What’s Up With the US Housing Market?

Chase Scroggins
3 min readJul 6, 2021

By now, everyone and their mother knows that the housing market is white hot. Unless you’ve been living under a rock for the past 12 months, you’ve heard about prices increasing to record levels, buyers fighting over homes, and homes selling for way over the asking price.

But why and how is this possible? Is this 2008 all over again? Let’s break it down in terms of supply and demand.

Prior to The Great Recession and Housing Crash, demand for buying homes as well as the supply of homes being built, skyrocketed. Everyone was buying homes and everyone knew someone who was in the home building business.

The demand for homes was largely due to how easy it was to obtain a loan. People joke around now about how as long as you had a pulse, you could get a loan for home. No credit check, no proof of income, no proof of assets, no problem. Watch a movie called The Big Short if this is new to you. On top of people qualifying for loans that probably shouldn’t have, a loan product called Adjustable Rate Mortgages (ARMs) were heavily abused. Many borrowers were suckered into these loans without being educated on the product itself. The name of the product itself should alert borrowers that the rate will adjust at some point, thus making your monthly payment increase, but I wouldn’t be surprised if borrowers never even heard the term ARM when they were applying for the loan. All they knew was that they could afford the initial payment based on the initial rate, and the people approving the loan probably didn’t care because they were cashing in check after check during this time. A ton of people on fixed incomes had these loans, and when their interest rate adjusted as scheduled, they could no longer afford the monthly payment. This became a ticking time bomb and eventually a large majority of these people defaulted on their loans which obviously tanked the demand to buy.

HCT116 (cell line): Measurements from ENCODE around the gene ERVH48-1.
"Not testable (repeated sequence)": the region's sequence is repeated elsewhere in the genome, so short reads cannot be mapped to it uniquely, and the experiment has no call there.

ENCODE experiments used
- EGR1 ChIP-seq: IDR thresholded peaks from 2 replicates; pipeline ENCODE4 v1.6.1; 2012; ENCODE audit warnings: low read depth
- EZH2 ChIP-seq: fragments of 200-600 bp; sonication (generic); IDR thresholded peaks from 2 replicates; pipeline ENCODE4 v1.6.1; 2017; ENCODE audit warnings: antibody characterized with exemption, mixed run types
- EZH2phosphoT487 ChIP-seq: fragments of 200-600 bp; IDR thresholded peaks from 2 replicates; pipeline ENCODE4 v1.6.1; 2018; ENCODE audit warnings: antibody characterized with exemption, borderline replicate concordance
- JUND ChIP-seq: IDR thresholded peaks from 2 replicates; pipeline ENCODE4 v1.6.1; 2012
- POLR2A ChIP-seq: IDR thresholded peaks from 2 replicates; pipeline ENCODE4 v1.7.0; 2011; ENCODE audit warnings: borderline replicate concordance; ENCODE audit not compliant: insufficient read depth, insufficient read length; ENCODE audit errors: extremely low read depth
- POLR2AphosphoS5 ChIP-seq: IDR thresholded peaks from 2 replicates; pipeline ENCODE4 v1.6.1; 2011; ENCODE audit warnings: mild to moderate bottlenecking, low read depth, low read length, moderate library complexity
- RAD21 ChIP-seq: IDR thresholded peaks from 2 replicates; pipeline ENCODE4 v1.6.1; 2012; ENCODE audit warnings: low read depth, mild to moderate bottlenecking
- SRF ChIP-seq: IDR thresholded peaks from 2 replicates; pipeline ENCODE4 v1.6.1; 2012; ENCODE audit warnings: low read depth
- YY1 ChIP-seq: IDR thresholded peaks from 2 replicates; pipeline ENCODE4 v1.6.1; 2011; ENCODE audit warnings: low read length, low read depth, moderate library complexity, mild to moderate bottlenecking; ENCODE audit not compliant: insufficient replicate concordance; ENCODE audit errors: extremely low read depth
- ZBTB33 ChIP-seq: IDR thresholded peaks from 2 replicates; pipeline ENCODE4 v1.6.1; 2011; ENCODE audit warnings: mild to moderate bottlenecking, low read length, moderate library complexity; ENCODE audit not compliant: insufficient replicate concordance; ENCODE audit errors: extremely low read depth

On the supply side of the equation, homes were selling as soon as they were available so of course builders had an incentive to build, build, build and investors/banks had an incentive to keep supplying more capital to the builders.

Eventually the scales tipped. There was WAY too much inventory, demand dried up, and boom: The Great Recession.

Here’s how things are different now:

Going into 2020, there was already a massive lack of inventory and demand was “normal”. When Covid hit, the level of supply took a massive hit. Many builders shut down their operations, and many would be sellers held their breath and decided to wait things out (not to mention many being terrified to let strangers into their homes for showings). In an effort to stimulate the economy, the Fed dropped its interest rate near 0. Mortgage rates responded and reached lows of around 2.5%. Well it certainly worked and all of a sudden, everyone wanted to take advantage of these historically low rates and either refinance their current home or buy a new one. Additionally, being cooped up inside made a lot of people realize that they weren’t happy with their home, needed more space, a home office, etc. There was only one problem: Supply.

By the summer of 2020, the amount of buyer demand was probably 10 times or greater than the supply. In my business, I personally had a listing receive 74 offers in 2.5 days of being on the market. This disproportionate nature of supply vs. demand is why everything seems so crazy and prices have gone sky high.

There are a ton of mixed reviews but the bottom line is, nobody knows what’s to come in the near future. It will have to cool off at some point, but it won’t be until something causes demand to fall and gives inventory levels a chance to catch up.

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